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SCOTUS Green Lights Class Action Waivers in Major Win for Employers

The United States Supreme Court ruled earlier this week that employees must submit claims to arbitration on an individualized basis when their employment agreements require it, even when those claims could be brought as class or collective action under federal legislation such as the Fair Labor Standards Act. Writing for the majority, Justice Neil Gorsuch held that parties to an arbitration agreement are bound by their agreement, as the Federal Arbitration Act envisioned. The Court cited the long history of supporting private arbitration agreements as an efficient and cost-effective means of handling disputes between parties, including parties to an employment agreement who have a dispute over wages.

Business Woman Handing Over Contract for SignatureThe Plaintiffs had argued that the requirement to arbitrate claims individually instead of through class or collective actions conflicted with the National Labor Relations Act’s focus on collective activity. Nothing in the NLRA, the Court observed, granted employees the right to bring class or collective claims. Likewise, the Court disagreed that there was any Chevron deference (deference to an administrative tribunal such as the NLRB) that required collective treatment of claims outside of the law the NLRB was charged to enforce. In other words, Plaintiffs could not use the NLRA to craft an argument that they were entitled to litigate collectively under the FLSA.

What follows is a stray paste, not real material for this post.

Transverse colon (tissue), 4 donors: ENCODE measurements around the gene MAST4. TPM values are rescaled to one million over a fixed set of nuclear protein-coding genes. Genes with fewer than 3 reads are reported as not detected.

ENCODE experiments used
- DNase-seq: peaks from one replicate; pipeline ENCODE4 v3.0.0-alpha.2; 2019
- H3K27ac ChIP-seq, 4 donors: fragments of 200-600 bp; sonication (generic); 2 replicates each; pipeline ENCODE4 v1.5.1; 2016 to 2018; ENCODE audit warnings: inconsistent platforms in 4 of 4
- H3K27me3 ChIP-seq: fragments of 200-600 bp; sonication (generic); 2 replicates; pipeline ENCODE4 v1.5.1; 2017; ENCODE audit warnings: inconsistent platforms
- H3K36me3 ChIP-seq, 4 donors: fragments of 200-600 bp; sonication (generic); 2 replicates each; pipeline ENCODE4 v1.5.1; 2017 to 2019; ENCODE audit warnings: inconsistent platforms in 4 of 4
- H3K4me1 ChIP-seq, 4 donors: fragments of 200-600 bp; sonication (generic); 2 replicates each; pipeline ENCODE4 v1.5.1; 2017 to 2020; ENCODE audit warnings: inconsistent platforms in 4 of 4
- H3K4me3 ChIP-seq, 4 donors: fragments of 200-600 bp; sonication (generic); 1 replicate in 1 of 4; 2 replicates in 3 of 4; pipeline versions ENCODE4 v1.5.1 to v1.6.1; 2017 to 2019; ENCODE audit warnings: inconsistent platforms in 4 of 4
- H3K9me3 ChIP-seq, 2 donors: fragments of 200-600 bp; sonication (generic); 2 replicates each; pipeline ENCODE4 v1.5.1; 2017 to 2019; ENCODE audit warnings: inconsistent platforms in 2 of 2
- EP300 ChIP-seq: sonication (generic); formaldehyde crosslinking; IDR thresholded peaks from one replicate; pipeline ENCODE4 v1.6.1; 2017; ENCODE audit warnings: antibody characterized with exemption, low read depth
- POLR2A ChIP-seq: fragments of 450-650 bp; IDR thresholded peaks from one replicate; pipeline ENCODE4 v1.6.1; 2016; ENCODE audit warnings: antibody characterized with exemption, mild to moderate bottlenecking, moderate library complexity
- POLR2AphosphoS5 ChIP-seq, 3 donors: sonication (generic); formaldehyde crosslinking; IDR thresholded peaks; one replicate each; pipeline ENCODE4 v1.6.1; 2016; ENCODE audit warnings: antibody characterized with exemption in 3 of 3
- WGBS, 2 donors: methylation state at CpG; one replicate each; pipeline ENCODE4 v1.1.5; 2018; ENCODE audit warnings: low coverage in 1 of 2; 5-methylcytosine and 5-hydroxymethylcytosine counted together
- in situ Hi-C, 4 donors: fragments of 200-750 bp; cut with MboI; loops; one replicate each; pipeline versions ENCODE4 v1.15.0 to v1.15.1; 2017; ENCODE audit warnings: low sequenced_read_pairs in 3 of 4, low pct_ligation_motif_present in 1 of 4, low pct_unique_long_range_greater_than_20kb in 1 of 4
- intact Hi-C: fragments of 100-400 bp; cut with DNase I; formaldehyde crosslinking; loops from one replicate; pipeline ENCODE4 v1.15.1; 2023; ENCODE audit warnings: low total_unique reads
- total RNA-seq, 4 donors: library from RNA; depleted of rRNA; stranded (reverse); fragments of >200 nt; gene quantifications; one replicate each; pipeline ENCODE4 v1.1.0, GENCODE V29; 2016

The opinion was the result of three cases that came before Court. One, the Ernst & Young case, involved a class-wide challenge to the company's use of an FLSA exemption. Because the parties had an agreement to arbitrate employment claims through individual arbitration, the company moved to compel arbitration. The employer was successful before the district court, only to have the appellate court overrule it. But the High Court fully embraced the mandate of the Federal Arbitration Act and remanded the case where arbitration will now be compelled over the individual wage claim only. We can expect a flurry of motions to compel individualized arbitrations to hit the dockets in class and collective claims currently pending throughout the country.

This represents a major victory for employers. Barring amendments to laws such as the FLSA to carve out class/collective treatment from the Federal Arbitration Act, this opinion will have a significant impact on the use of employment agreements to stem the tide of costly, time-consuming collective and class actions in federal court. We recommend a carefully crafted employment agreement with a properly tailored arbitration provision that requires arbitration of all employment claims on an individual, not class or collective, basis. Grant the arbitrator the ability to award all benefits set forth in the statue so that full relief can be granted. These provisions should go a long way to limiting an employer's exposure to future federal class and collective claims.

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